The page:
- Teaching to help students find their own passion
One of the fundamental pillars of the new education system, IMO, should be help students find their passion. Passion is something you believe in. Passion gives you internal energy to excel. Passion should be driving factor of what students want to do and not what market is demanding or even parental/peer pressure. If you find passion, success will automatically follow. But sometimes, students don’t know what their passion is or what they like to do. Hence the new teaching and education system should invest in helping kids find their passion and also help them believe in what they love to do. For example, exposing the kid for 1 month to different environments like art, engineering, politics, medical fields and measuring the excitement. Highly recommend reading The Element: How finding passion changes everything. Passions change over time. Hence we have to also teach students to believe in their new passion.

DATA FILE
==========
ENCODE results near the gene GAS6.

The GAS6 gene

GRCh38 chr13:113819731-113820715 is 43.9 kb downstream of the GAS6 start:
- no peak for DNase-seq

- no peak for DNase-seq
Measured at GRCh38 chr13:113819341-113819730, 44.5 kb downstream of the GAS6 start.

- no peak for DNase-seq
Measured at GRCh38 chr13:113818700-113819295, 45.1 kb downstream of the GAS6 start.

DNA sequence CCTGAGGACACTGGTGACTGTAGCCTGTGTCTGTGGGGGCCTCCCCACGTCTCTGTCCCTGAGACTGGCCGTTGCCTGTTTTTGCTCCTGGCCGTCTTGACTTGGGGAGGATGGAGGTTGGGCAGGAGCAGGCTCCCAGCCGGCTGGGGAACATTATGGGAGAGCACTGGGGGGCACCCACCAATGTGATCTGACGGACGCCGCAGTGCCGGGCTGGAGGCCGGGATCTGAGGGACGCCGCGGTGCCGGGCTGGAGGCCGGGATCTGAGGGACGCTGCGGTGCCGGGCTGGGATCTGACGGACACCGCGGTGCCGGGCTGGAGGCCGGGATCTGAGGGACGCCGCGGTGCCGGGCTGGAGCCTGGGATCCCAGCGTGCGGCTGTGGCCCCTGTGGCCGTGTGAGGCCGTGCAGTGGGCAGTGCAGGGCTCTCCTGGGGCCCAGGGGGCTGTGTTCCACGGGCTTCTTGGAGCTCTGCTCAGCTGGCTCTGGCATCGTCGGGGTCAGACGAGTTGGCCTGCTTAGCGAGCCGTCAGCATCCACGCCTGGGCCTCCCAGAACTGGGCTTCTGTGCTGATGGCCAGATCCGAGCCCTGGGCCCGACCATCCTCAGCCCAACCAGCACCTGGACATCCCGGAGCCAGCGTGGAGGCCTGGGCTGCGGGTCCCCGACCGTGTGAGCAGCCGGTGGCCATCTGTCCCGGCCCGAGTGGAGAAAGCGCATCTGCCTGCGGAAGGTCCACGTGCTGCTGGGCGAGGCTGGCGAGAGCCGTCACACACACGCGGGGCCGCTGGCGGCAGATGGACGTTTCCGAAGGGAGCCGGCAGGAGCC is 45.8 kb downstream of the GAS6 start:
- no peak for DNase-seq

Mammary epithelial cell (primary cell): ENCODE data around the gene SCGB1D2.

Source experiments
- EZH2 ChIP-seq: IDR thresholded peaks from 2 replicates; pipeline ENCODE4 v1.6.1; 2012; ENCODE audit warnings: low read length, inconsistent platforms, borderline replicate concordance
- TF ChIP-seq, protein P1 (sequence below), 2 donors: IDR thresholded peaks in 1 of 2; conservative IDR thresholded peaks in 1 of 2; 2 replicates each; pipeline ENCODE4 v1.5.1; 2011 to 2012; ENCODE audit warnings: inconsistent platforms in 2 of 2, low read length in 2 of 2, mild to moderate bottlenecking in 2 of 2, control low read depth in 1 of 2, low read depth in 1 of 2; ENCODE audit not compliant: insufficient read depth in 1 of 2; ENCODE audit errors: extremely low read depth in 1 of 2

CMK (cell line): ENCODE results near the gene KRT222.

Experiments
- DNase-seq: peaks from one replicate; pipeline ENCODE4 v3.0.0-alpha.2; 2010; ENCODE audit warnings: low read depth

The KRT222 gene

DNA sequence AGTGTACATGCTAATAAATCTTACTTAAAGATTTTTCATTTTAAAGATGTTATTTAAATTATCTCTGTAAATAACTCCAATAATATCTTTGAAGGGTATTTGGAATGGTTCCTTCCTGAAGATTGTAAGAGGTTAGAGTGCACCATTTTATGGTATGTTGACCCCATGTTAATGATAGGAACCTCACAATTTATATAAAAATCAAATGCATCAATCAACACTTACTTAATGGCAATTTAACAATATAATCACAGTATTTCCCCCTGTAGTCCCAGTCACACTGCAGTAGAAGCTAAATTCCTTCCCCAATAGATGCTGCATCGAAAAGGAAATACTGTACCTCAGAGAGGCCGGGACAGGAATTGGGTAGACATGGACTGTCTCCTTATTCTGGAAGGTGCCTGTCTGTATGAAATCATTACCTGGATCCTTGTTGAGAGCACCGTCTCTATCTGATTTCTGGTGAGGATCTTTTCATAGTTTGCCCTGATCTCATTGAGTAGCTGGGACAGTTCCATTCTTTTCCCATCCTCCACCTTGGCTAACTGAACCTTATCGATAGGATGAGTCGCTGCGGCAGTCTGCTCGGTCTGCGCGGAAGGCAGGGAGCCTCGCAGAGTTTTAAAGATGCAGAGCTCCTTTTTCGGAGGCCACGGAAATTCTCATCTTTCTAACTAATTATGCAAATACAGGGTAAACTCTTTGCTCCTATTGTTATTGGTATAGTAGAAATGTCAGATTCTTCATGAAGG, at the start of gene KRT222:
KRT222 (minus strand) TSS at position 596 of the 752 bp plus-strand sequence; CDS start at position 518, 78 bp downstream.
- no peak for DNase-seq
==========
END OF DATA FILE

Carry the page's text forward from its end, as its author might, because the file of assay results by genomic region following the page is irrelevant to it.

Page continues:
- Teaching with minimal textbooks and exams
When I was a kid, we were given few textbooks for a subject/course and we knew that exam is going to have questions from that textbook. Hence we mugged up every single page and paragraph of the textbook not clearly understanding its goal. The goal and purpose of having a textbook is to provide a timeline, guideline and schedule along with information to learn a particular topic holistically. Exams that designed and confined to the Textbooks are not a great way to learn a topic. For example, if I am teaching a topic on say Applied Physics or Math, I would like use a textbook so it helps me cover all the relevant topic of Physics and Math. But the exams, if at all I agree to the concepts of exams, will be outside of the bounds of textbook and something more real-world like measuring friction between tire and road. Exams are not the only way to test students. There are nice innovative ways like seeing them perform in project that involves Math.
- Teaching with more Projects and Experiments than lectures